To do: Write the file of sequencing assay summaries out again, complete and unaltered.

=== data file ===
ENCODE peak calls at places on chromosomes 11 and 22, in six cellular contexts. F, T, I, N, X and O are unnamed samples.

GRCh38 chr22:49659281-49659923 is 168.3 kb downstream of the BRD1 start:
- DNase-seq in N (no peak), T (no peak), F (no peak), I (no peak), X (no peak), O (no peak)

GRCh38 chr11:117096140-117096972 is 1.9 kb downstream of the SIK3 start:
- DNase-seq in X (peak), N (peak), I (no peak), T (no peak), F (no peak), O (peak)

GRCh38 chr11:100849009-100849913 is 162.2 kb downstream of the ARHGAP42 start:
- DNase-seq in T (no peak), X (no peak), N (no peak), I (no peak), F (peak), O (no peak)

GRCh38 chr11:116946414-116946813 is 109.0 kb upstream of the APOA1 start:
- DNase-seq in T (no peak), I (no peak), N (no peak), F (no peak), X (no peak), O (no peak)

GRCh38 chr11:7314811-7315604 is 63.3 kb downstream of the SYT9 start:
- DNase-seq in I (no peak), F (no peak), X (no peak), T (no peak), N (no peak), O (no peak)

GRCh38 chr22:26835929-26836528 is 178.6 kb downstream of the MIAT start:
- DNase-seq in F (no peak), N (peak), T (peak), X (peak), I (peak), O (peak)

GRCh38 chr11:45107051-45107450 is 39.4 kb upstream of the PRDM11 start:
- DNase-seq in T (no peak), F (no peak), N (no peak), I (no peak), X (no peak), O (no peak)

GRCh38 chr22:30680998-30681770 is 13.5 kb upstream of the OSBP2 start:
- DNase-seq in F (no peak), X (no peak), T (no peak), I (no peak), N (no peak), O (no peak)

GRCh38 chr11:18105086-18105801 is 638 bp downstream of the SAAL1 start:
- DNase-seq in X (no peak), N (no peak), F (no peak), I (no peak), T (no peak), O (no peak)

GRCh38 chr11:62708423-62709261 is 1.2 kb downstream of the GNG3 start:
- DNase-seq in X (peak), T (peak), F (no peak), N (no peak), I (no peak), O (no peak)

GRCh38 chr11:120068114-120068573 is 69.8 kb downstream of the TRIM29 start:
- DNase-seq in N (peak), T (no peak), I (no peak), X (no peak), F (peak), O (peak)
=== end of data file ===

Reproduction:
ENCODE peak calls at places on chromosomes 11 and 22, in six cellular contexts. F, T, I, N, X and O are unnamed samples.

GRCh38 chr22:49659281-49659923 is 168.3 kb downstream of the BRD1 start:
- DNase-seq in N (no peak), T (no peak), F (no peak), I (no peak), X (no peak), O (no peak)

GRCh38 chr11:117096140-117096972 is 1.9 kb downstream of the SIK3 start:
- DNase-seq in X (peak), N (peak), I (no peak), T (no peak), F (no peak), O (peak)

GRCh38 chr11:100849009-100849913 is 162.2 kb downstream of the ARHGAP42 start:
- DNase-seq in T (no peak), X (no peak), N (no peak), I (no peak), F (peak), O (no peak)

GRCh38 chr11:116946414-116946813 is 109.0 kb upstream of the APOA1 start:
- DNase-seq in T (no peak), I (no peak), N (no peak), F (no peak), X (no peak), O (no peak)

GRCh38 chr11:7314811-7315604 is 63.3 kb downstream of the SYT9 start:
- DNase-seq in I (no peak), F (no peak), X (no peak), T (no peak), N (no peak), O (no peak)

GRCh38 chr22:26835929-26836528 is 178.6 kb downstream of the MIAT start:
- DNase-seq in F (no peak), N (peak), T (peak), X (peak), I (peak), O (peak)

GRCh38 chr11:45107051-45107450 is 39.4 kb upstream of the PRDM11 start:
- DNase-seq in T (no peak), F (no peak), N (no peak), I (no peak), X (no peak), O (no peak)

GRCh38 chr22:30680998-30681770 is 13.5 kb upstream of the OSBP2 start:
- DNase-seq in F (no peak), X (no peak), T (no peak), I (no peak), N (no peak), O (no peak)

GRCh38 chr11:18105086-18105801 is 638 bp downstream of the SAAL1 start:
- DNase-seq in X (no peak), N (no peak), F (no peak), I (no peak), T (no peak), O (no peak)

GRCh38 chr11:62708423-62709261 is 1.2 kb downstream of the GNG3 start:
- DNase-seq in X (peak), T (peak), F (no peak), N (no peak), I (no peak), O (no peak)

GRCh38 chr11:120068114-120068573 is 69.8 kb downstream of the TRIM29 start:
- DNase-seq in N (peak), T (no peak), I (no peak), X (no peak), F (peak), O (peak)